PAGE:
Skip navigation
Patxis Pizza Authentic Chicago Stuffed pizza

Breakout Brands: Patxi's Pizza

This is part of the 2013 NRN 50 special report, "Breakout Brands." This year NRN takes a look at 50 brands that are some of today's hottest emerging concepts. Meet the concepts shaking up the restaurant marketplace.

It was back in the summer of 2004 when entrepreneur Bill Freeman, an admitted pizza lover, teamed up with his friend and pizza maker Francisco “Patxi” Azpiroz to bring Chicago-style pizza to the San Francisco and Denver areas.

The partners knew those markets posed a challenge in that many of the residents pursue healthful lifestyles, and pizza just wasn’t always top of mind when it came to dining decisions.

The question Freeman and Azpiroz asked themselves was, “How do you make a Chicago pizza healthy?”

The solution, they found, was simple. Patxi’s Pizza would offer whole-wheat crust; low-fat mozzarella, vegan and soy cheeses; gluten-free options; all-natural, nitrate-free meats; and other healthful tweaks. 

“Our menu strategy focuses on being the best in the upscale pizza market while providing something for everyone when it comes to pizza,” said Freeman, Patxi’s chief executive.

Another challenge the partners found themselves facing was that people lead busy lives and want things quickly. So Freeman and Azpiroz added speed to their model. The chain is launching proprietary Pic-a-Pie software that enables customers to claim hot, fresh pizzas even before they emerge from the oven.

“We are developing a predictive algorithm that sends our guests’ most popular combinations to the kitchen and then displays them on a tablet when our guests arrive,” Freeman said. “They will be able to see what is in the oven and claim their pizza that may only have five minutes of baking remaining.”

Today, Patxi’s is thriving despite an unstable economic environment, Freeman said, due in part to the fact that the chain offers a high-quality, affordable product served in an upscale yet comfortable setting. Freeman noted Patxi’s has generated same-store-sales growth of at least 14 percent over the past four years.

With seven locations in San Francisco and one in Denver, Patxi’s has plans to add two more locations in the Bay Area and three or four in Colorado. In addition, it is in the process of exploring opportunities in Texas.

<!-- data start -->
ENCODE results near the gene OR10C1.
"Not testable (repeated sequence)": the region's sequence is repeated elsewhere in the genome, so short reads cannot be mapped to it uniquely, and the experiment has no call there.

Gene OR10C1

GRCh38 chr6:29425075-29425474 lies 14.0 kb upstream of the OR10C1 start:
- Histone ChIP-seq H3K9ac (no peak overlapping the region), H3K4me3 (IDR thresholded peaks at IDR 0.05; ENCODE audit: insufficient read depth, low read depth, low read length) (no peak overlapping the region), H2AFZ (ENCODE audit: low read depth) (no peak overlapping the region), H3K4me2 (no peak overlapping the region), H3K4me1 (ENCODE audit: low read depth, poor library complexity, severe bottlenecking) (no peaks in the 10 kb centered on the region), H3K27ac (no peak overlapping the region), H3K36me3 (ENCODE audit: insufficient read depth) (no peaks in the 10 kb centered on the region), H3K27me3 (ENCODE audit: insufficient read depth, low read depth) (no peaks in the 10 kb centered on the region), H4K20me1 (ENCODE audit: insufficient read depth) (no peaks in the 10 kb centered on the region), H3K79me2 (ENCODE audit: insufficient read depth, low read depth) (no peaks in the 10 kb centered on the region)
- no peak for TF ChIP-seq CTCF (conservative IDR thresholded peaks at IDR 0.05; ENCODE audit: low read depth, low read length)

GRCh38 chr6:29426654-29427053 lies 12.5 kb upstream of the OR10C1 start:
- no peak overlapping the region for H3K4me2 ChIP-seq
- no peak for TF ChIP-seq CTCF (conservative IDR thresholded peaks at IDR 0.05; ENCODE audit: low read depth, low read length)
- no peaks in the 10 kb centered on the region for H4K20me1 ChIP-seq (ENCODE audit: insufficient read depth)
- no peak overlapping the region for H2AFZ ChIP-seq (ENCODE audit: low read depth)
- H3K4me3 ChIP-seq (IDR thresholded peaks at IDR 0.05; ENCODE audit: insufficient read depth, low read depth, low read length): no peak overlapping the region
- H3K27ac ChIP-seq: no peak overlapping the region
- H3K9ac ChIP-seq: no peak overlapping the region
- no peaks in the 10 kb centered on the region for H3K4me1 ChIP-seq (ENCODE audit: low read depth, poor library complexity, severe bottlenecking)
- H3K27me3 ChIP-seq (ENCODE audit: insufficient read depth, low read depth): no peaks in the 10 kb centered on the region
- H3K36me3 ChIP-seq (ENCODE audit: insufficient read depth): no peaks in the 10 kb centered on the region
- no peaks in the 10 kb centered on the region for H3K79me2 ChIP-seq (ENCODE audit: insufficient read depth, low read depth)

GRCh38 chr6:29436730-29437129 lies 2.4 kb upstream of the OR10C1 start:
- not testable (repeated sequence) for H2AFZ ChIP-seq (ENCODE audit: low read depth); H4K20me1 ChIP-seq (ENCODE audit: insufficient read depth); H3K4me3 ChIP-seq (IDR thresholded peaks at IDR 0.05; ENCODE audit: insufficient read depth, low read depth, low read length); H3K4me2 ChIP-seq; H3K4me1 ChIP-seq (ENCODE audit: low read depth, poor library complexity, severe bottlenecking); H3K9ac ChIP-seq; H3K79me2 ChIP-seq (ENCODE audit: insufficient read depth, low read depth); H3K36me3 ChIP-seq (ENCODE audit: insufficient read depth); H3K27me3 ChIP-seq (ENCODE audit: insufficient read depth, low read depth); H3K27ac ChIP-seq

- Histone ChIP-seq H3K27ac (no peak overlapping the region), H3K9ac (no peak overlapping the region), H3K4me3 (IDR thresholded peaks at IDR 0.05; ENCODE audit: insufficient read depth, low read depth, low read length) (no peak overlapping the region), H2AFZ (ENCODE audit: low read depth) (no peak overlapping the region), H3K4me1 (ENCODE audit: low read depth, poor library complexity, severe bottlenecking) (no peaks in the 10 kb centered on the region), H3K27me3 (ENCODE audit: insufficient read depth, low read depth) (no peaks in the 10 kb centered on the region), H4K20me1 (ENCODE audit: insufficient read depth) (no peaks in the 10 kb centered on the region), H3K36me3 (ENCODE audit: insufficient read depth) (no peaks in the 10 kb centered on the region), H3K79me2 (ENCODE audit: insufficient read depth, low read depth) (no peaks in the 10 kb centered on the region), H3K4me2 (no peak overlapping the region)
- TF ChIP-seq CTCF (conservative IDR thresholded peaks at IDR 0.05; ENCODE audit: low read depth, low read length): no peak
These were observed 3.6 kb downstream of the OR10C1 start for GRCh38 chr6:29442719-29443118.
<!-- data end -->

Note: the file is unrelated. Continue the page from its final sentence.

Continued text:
“Our plan is to increase same-store sales and profitability over the next year through innovation and customer loyalty,” Freeman said. “Through these fundamentals we will continue to make Patxi’s a better place to work and provide value for all of our stakeholders.

“While we do have a five-year strategic plan, we work one year at a time so that we can be flexible and reactive to the changing financial and social landscape,” he added.

The company also works to engage the communities in which it is located, giving back through its 52 Weeks of Giving program. Each week every store hosts fundraisers to benefit local schools and nonprofit organizations that support children’s education, health and well-being.

“To date we have donated more than $141,000 to partner organizations through this program,” Freeman said.

Andrew Freeman — who is no relation to Bill Freeman — president of Andrew Freeman & Co., a San Francisco-based restaurant and hospitality consultancy, said Patxi’s Pizza is primed for greater success in 2013.

“Their business model is obviously resonating with their target market base,” he said. “They offer high-quality products at great value in warm settings.

“For me, it comes down to the fact that they have stayed true to their vision; they have an active community and give-back program, and locations all seem to have a welcoming and warm spirit,” he continued. “I do think quality home-meal replacement is a trend that continues to grow, and Patxi’s is a perfect solution to eat in or take out.” 

Hide comments


  • Allowed HTML tags: <em> <strong> <blockquote> <br> <p>

Plain text

  • No HTML tags allowed.
  • Web page addresses and e-mail addresses turn into links automatically.
  • Lines and paragraphs break automatically.